During the 1960s and 1970s, our Institute truly developed into one of the world's leading institutions in the field of second/foreign English language teaching and testing. Throughout these years, the ELI developed four clear lines of endeavor and opened two special programs. One focus was on the practical day-to-day work of direct language teaching. This was characterized by continuous experimentation with instructional methods and materials in both the language classroom and the language laboratory. Another ELI focus was on teacher training and the development of methodologies for training future ESL/EFL teachers. A masters of arts degree was developed as well as an intensive teacher education program—a certificate program largely for international teachers developed for the U.S. Department of Health, Education, and Welfare.
A third area of enterprise at the ELI during the 1960s and 1970s was large-scale research and the development of teaching materials including textbooks and audiotapes. Books and other materials were marketed through the University of Michigan Press. During this same period of time, a fourth area of focus, ongoing experimentation within the ELI Testing Division, resulted in more and better testing instruments. Michigan tests were adopted by an ever-increasing circle of schools and institutes, nationally and internationally.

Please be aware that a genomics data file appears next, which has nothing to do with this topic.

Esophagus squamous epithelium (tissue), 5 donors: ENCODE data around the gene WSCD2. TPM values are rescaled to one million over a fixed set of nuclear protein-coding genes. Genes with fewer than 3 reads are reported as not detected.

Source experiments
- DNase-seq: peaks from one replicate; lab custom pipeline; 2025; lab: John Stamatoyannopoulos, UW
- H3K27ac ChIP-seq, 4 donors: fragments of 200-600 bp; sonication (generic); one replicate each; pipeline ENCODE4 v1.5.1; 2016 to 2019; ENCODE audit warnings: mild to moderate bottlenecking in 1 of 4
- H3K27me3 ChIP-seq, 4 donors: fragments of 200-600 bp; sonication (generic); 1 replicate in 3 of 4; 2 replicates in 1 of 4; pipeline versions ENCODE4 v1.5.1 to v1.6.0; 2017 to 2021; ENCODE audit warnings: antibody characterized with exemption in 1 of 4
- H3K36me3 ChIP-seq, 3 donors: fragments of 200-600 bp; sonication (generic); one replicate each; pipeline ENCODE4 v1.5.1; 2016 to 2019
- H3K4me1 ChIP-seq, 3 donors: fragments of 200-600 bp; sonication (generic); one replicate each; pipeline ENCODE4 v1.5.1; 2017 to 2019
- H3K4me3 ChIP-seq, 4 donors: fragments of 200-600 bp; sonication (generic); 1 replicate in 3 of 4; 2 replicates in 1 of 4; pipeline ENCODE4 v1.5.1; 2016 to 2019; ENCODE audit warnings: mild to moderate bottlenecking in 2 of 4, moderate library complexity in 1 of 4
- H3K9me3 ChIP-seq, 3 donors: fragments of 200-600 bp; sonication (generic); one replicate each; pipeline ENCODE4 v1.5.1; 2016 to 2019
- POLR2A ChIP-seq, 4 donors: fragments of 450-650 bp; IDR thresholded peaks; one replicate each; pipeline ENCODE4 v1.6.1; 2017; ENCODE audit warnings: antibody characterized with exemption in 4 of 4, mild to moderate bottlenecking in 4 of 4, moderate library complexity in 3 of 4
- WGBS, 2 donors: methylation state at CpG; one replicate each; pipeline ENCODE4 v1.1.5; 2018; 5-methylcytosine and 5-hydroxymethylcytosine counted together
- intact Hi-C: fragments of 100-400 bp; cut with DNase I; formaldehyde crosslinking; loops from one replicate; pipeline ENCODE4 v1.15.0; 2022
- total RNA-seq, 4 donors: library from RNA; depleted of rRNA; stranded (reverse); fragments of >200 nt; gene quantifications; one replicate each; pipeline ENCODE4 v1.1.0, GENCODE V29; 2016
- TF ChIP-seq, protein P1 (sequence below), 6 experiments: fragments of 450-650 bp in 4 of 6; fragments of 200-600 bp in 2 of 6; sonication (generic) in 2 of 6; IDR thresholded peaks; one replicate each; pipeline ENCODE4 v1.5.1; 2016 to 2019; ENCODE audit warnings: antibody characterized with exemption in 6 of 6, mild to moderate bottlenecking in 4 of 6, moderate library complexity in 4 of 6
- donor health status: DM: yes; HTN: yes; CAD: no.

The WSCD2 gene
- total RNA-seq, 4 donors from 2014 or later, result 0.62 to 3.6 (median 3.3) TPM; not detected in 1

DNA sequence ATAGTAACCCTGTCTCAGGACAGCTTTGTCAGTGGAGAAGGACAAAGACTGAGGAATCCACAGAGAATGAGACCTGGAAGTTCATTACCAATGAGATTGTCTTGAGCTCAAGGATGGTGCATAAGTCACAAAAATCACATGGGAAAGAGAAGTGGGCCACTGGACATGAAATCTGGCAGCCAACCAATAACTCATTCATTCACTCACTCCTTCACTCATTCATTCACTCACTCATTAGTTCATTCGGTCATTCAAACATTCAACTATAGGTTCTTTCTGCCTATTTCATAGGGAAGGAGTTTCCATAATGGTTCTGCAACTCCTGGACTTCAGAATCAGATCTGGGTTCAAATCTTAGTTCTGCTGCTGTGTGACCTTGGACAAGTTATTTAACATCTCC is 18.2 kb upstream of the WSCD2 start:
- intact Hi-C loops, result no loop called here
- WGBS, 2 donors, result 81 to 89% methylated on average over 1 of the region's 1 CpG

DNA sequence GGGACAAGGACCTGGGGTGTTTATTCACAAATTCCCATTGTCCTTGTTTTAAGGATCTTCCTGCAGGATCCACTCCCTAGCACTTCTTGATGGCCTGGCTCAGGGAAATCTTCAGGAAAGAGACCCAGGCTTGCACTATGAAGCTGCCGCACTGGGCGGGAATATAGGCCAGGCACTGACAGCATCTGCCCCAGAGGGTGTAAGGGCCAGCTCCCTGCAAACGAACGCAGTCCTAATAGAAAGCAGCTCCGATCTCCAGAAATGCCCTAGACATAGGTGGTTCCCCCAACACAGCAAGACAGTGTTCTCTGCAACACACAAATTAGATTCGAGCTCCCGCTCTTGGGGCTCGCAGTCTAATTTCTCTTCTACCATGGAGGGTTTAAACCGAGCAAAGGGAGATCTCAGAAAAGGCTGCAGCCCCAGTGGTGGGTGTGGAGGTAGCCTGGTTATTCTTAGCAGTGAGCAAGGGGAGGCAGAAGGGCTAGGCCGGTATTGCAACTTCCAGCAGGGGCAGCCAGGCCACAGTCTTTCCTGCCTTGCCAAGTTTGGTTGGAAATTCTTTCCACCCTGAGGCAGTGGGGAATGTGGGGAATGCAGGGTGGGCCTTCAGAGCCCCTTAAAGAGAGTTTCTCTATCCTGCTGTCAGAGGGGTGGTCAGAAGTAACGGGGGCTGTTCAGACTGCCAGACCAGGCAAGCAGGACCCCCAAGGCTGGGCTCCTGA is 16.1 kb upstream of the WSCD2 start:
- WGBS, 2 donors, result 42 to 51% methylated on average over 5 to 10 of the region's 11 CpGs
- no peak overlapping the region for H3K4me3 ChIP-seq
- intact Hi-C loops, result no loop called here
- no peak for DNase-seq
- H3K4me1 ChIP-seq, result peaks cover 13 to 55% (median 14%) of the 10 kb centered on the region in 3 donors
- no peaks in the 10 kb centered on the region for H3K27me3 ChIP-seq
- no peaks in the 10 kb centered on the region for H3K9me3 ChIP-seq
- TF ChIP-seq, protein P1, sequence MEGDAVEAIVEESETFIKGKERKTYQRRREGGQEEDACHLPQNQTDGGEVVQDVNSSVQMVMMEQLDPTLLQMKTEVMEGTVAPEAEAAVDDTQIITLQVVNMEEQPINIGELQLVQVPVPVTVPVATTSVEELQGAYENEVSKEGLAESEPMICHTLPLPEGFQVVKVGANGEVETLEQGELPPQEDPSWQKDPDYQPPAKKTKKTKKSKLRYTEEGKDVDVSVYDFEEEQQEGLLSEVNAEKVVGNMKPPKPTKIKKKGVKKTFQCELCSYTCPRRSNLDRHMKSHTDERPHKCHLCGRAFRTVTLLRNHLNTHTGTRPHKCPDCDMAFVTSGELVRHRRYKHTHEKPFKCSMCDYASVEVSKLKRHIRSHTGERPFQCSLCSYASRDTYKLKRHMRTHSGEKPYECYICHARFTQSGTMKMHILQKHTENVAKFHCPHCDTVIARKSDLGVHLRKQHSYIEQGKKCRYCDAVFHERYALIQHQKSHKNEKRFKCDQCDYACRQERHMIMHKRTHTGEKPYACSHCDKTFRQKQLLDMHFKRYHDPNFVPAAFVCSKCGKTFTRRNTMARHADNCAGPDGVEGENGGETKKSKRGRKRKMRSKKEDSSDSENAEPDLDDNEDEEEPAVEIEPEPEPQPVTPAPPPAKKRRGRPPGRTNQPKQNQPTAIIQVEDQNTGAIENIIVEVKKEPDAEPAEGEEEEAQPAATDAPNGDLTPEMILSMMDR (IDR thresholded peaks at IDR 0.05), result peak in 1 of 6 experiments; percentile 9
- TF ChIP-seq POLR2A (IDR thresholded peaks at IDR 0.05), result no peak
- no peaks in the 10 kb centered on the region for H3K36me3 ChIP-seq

In the 1960s, the ELI administered a large English training program in Southeast Asia for the U.S. Agency for International Development. Three Centers were established in Bangkok, Saigon (now Ho Chi Minh City) and one in Vientiane. And in 1961, the ELI was selected for participation in the U.S. government Peace Corps training program.
In the 1970s, the ELI offered a Teacher Education Program in the summers, for those interested in teaching ESL or EFL, and this continued into the early 1980s. Around this time the ELI Library was given a boost by its merger with the Linguistics Department collection, and was cataloged for the first time by librarian Betty Benford.